Classical review: New World Symphony closes out season with dark, brooding Mahler
05/05/2014 12:25 PM
05/05/2014 12:26 PM
Michael Tilson Thomas’ season-capping Mahler series with the New World Symphony has finally come around to the Symphony No. 7, a rarely heard work that’s considered the most difficult of all for listeners to appreciate.
The Seventh Symphony has been called Mahler’s most forward-looking work. What it looked forward to, of course, was music that a lot of people don’t like. Arnold Schönberg was a great admirer, and musicologists have detected the symphony’s influence on the work of his colleagues, Alban Berg and Anton Webern.
A sense of occasion always accompanies these Mahler concerts, led by a conductor considered among the world’s leading interpreters of the composer’s music. The performance Saturday at New World Center in Miami Beach was sold out. About two dozen people waited in line for standby tickets. Despite the rain, a few hundred people gathered in the adjacent park with umbrellas and ponchos to watch the concert’s Wallcast.
Like other Mahler symphonies, the Seventh calls for a huge orchestra and some unusual instruments — cowbells, a baritone horn, a guitar and mandolin. There are passages of orchestral grandeur that could have come from the era of Dvořák and Brahms, light operetta-style tunes, screeching, tortured writing for strings, winds and brass, and a weirdly triumphant finale that some find difficult to relate to what came before.
Tilson Thomas took the first movement at a deliberate tempo, without the edge of hysteria that marks some performances. This gave the movement a darker, more weighted quality that allowed the daring harmonies and sudden shifts of mood to emerge naturally, without being forced. The ominous, pulsing opening built gradually to its climax, rather than violently and abruptly. Strings were terrific Saturday — taut and searing, and grand and sweeping by turns. The ending of the movement was magnificent, beginning with a stark, piercing cadence in brass with dissonances that resolve into more dissonances over tremolos in the strings — a headlong passage of great weight and power.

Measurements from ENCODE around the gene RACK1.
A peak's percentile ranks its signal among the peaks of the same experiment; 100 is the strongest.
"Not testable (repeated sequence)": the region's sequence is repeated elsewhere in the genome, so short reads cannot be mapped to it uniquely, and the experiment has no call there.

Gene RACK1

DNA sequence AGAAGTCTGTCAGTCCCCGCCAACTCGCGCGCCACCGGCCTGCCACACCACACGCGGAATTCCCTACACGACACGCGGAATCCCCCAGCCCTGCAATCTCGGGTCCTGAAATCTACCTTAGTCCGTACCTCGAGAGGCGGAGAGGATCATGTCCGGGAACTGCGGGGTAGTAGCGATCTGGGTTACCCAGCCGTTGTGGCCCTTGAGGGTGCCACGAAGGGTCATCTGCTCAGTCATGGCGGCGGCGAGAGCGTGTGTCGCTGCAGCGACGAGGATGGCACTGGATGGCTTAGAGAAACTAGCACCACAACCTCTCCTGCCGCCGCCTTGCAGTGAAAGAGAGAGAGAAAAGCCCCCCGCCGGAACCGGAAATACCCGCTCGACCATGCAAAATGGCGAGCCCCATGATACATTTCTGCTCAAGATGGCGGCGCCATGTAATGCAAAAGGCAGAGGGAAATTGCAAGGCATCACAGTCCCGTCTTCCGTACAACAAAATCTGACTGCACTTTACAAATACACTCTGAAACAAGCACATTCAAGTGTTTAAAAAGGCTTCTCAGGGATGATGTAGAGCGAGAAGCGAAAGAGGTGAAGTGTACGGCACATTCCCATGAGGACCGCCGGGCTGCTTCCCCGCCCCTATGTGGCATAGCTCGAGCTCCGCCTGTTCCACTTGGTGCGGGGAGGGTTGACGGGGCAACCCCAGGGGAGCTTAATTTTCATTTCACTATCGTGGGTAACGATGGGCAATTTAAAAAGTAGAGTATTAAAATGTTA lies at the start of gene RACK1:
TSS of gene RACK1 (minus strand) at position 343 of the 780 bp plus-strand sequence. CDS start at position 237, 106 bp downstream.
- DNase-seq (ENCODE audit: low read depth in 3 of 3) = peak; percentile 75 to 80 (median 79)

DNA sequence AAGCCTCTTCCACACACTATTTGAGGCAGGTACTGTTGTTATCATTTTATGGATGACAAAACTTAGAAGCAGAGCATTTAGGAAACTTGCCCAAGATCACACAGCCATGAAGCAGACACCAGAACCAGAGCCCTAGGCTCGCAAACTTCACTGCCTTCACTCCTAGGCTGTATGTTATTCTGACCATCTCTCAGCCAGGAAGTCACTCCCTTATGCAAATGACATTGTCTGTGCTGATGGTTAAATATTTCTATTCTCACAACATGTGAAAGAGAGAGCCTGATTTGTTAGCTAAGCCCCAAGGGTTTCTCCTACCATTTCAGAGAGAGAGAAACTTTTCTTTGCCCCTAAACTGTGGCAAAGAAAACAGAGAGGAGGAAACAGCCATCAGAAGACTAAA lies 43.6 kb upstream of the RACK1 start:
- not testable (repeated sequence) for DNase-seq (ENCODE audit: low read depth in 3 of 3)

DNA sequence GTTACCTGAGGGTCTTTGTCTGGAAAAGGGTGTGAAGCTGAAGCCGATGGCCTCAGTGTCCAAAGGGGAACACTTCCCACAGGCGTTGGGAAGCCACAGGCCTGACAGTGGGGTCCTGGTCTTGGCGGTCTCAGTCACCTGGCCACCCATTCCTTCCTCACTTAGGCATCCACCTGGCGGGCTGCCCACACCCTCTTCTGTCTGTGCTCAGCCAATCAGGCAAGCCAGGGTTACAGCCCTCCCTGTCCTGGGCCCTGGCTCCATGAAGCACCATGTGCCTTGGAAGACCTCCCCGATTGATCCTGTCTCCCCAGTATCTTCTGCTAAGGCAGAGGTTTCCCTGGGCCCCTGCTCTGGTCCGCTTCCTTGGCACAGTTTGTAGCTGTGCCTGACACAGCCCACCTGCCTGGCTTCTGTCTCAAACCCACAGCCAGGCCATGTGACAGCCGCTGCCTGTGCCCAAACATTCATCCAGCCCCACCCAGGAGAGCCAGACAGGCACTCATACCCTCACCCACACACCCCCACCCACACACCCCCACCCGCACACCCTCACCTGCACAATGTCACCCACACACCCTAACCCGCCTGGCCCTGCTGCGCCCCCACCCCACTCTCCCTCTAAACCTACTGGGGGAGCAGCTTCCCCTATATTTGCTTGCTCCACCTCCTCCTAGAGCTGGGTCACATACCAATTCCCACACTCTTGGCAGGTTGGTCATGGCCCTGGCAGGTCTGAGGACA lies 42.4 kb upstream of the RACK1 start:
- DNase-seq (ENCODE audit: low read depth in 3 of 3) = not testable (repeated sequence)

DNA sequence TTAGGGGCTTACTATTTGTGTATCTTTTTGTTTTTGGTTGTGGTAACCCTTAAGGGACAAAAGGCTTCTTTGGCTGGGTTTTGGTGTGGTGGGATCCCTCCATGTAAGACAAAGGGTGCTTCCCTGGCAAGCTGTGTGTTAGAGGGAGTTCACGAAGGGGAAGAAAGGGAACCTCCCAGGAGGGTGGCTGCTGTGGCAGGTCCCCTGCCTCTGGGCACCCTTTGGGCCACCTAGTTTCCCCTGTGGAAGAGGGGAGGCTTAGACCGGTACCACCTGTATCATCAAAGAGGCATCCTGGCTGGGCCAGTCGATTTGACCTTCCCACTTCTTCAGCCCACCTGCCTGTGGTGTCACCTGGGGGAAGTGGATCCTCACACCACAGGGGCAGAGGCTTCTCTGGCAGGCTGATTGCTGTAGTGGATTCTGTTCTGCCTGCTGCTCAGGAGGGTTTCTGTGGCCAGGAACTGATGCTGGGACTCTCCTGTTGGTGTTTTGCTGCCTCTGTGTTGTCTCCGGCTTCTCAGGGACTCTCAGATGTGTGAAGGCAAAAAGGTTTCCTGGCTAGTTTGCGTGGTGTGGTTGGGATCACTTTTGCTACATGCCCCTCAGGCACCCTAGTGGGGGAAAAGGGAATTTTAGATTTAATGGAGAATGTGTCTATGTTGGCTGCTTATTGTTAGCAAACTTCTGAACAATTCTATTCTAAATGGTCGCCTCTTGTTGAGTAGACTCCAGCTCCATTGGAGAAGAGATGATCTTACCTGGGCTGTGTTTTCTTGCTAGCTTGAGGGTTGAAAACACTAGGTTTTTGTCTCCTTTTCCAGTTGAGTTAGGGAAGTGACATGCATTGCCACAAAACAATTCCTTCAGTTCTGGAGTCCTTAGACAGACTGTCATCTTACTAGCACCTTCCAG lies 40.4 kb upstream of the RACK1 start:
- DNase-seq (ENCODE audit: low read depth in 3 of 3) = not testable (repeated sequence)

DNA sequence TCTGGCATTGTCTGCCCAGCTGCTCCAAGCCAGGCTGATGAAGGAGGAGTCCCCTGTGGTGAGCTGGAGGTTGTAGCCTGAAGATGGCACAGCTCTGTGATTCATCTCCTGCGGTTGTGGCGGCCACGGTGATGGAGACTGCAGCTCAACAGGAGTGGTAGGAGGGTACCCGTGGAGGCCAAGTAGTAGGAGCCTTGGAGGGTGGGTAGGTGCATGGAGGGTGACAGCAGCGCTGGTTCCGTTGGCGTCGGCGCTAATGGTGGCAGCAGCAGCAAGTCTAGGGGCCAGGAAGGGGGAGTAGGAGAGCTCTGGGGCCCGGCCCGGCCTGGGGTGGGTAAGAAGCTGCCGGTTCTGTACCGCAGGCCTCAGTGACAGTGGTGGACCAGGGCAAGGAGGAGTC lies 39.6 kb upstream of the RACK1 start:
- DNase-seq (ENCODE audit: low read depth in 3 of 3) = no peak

The second movement opens with two solo horns, both played with robust, assertive accuracy that set the tone for the fine horn playing throughout. Mahler’s music is full of jovial and sentimental passages that leave you unsure whether to take them at face value or with some combination of irony, nostalgia or satire. The cheerful tunes of this movement came across as particularly veiled, so that when they turn strange toward the end, with odd harmonies and turns of phrase, it came as no great shock.
Mahler also wrote some of the eeriest music in the orchestral repertoire, among them the Scherzo of the Seventh, marked Schattenhaft (Shadowy). Under Tilson Thomas’ direction, it was especially murky, with whispering figures in the strings, sudden, shrieking, discordant chords and snarls in the winds.
A sense of nostalgia pervades the fourth movement. There was more great horn playing, oboe solos full of character and poignant emotion. And in this movement we heard the guitar and mandolin, playing sentimental melodies suffused with a feeling of looking back at happy days that have long passed.
The finale was marked by great, noble brass playing, topped by shining notes in the trumpets. A lot of the movement’s strutting, military quality comes from its extravagant use of the timpani. Timpanist Alex Wadner handled this crucial part with accuracy and panache, quickly moving between his drums with crisp precision.
If the Seventh Symphony doesn’t quite feel in the same class as such Mahler masterpieces as the Second, Third, Fifth and Ninth, this was a magnificent, resonant performance. Tilson Thomas was clearly happy with the results, being generous with solo bows for members of the orchestra and applauding the musicians along with the audience.
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